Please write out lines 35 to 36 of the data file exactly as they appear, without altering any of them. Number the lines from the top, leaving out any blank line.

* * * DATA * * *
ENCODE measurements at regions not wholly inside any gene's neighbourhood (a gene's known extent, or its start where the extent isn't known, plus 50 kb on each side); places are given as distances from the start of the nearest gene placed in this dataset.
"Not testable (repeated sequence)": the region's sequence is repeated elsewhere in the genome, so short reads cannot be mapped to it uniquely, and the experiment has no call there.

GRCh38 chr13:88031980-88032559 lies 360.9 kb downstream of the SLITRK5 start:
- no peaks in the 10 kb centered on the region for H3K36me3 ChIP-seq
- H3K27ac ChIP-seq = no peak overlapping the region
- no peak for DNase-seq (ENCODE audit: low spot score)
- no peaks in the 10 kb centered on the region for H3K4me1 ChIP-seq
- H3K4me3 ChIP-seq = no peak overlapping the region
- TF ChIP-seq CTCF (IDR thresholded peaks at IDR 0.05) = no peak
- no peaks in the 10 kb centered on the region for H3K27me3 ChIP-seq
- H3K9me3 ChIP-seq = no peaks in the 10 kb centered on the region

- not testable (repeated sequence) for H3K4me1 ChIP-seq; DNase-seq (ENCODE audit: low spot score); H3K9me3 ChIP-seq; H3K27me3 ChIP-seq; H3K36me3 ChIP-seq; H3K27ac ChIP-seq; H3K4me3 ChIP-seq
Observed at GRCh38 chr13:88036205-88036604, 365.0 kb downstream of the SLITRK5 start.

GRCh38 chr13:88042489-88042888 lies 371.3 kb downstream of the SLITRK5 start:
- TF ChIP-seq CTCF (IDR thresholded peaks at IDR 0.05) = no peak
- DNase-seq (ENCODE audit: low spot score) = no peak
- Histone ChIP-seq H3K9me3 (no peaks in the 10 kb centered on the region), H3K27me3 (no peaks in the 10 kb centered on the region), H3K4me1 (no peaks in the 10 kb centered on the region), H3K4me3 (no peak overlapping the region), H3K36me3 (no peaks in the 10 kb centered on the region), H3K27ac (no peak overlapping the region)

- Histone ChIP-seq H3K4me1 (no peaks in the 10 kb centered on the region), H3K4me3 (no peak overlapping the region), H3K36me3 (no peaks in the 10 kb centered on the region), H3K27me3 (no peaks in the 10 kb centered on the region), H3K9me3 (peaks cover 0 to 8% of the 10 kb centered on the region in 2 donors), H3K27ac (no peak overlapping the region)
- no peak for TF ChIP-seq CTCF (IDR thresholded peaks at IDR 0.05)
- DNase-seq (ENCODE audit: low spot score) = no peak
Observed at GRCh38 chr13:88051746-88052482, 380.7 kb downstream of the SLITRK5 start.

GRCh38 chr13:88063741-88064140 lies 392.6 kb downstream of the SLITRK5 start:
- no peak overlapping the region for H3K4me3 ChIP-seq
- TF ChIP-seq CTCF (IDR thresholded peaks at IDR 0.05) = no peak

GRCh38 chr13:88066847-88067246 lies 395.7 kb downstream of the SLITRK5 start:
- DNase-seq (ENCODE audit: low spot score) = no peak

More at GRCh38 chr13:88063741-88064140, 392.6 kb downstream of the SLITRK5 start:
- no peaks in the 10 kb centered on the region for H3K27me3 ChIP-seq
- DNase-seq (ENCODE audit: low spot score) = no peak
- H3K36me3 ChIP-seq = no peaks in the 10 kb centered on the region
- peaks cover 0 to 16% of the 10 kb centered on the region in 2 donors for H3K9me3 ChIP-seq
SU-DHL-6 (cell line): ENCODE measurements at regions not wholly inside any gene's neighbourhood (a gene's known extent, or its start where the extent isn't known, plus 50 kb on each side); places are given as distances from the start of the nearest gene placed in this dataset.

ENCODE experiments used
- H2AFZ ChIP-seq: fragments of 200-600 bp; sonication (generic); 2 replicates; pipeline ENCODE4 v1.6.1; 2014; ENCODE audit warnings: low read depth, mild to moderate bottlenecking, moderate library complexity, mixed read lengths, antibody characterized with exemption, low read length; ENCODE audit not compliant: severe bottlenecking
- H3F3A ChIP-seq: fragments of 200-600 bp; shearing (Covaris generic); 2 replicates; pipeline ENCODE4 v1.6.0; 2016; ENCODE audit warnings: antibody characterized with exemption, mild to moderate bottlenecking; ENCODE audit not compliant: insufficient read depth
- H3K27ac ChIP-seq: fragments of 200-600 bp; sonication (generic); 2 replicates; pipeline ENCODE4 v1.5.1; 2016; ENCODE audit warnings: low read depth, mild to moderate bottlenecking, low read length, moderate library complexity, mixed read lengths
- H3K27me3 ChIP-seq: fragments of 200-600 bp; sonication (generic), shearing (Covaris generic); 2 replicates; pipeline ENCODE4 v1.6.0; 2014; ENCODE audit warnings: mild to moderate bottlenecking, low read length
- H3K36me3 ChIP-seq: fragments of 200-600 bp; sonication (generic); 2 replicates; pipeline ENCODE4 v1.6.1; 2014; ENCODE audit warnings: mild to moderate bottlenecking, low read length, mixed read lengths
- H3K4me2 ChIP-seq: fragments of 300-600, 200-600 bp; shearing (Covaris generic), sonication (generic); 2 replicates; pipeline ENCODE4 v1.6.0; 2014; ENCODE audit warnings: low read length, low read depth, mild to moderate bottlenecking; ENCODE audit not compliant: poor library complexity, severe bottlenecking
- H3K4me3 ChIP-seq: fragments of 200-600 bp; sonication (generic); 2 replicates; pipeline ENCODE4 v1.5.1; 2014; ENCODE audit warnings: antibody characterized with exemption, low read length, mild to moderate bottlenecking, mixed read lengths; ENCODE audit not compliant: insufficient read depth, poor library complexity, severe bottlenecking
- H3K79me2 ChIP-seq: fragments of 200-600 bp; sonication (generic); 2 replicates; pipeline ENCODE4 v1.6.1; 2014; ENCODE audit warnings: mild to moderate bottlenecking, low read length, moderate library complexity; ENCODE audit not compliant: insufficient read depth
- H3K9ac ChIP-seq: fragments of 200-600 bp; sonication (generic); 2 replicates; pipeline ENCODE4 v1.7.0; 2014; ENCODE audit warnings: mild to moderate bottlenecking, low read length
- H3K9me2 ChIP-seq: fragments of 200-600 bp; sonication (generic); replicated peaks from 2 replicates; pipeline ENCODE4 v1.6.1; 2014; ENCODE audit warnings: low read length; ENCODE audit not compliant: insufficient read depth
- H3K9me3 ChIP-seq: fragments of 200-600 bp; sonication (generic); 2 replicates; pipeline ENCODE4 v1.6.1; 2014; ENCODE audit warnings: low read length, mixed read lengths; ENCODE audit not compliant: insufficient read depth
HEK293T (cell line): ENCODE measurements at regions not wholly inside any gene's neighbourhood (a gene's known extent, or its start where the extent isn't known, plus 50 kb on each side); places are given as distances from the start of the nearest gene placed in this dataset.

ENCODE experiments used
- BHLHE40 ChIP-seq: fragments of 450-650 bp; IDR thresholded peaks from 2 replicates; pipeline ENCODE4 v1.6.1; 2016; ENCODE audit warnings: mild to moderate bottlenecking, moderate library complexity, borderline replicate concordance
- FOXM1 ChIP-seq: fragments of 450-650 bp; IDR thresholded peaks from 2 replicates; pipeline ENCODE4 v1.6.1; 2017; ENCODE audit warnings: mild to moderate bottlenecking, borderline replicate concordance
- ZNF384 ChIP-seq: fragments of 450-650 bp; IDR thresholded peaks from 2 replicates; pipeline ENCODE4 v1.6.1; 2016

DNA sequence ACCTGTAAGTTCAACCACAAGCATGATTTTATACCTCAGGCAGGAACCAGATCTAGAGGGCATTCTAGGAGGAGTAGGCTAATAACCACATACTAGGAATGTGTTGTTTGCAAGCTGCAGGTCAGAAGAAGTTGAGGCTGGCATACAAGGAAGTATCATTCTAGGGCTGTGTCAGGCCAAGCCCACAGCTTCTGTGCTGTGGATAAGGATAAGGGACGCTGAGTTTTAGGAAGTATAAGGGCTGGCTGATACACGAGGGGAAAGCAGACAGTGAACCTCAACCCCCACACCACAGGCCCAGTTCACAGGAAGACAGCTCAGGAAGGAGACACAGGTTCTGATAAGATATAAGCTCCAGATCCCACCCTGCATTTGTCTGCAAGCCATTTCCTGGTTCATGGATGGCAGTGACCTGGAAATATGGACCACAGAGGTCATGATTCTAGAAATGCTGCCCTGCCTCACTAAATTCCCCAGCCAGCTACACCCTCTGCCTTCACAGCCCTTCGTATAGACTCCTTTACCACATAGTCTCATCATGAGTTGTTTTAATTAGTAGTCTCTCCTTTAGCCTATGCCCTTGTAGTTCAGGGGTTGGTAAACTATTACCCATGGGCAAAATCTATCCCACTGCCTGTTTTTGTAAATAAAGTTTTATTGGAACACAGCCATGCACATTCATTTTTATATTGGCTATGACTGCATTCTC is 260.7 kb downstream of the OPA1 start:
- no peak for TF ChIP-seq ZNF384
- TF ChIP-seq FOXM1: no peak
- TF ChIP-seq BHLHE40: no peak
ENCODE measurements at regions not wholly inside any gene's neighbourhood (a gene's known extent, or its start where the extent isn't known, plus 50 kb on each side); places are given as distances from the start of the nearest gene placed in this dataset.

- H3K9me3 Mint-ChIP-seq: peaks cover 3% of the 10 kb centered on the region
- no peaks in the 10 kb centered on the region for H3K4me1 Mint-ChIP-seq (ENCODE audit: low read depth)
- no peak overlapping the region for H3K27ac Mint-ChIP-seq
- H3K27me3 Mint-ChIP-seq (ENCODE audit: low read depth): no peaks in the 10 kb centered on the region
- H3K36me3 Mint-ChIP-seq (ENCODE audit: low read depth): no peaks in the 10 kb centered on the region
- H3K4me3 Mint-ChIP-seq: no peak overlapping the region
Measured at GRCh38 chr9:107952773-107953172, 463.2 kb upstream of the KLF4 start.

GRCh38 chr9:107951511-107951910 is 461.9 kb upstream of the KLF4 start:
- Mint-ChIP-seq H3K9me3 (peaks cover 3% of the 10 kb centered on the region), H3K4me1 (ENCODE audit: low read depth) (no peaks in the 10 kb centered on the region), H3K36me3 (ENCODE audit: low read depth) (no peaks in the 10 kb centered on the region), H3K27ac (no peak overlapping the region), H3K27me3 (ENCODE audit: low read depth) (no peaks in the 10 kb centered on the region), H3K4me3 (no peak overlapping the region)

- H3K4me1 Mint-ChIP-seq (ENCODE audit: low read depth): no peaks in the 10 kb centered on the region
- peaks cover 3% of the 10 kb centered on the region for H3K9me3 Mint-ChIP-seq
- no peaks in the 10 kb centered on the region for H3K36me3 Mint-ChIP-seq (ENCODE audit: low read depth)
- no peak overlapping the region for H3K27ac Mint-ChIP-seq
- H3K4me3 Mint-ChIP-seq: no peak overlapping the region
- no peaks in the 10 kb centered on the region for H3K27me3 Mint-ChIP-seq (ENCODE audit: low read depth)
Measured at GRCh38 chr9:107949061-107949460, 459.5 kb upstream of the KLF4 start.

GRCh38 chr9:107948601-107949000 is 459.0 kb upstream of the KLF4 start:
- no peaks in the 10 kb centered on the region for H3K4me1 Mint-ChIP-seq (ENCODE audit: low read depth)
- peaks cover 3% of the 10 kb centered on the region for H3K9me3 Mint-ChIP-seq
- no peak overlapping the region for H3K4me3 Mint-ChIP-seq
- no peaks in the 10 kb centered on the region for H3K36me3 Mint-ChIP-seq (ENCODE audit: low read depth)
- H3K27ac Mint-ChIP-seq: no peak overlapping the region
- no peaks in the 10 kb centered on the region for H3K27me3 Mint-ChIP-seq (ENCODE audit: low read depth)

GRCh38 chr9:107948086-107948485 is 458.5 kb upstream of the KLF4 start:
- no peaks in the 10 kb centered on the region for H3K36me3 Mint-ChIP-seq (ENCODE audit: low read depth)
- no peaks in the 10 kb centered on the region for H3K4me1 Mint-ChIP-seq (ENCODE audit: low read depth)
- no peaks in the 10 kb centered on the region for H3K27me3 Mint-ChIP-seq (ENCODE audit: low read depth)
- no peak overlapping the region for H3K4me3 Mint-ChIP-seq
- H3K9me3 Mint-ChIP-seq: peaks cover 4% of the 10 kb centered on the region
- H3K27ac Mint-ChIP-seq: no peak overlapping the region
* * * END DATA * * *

- H3F3A ChIP-seq: fragments of 200-600 bp; shearing (Covaris generic); 2 replicates; pipeline ENCODE4 v1.6.0; 2016; ENCODE audit warnings: antibody characterized with exemption, mild to moderate bottlenecking; ENCODE audit not compliant: insufficient read depth
- H3K27ac ChIP-seq: fragments of 200-600 bp; sonication (generic); 2 replicates; pipeline ENCODE4 v1.5.1; 2016; ENCODE audit warnings: low read depth, mild to moderate bottlenecking, low read length, moderate library complexity, mixed read lengths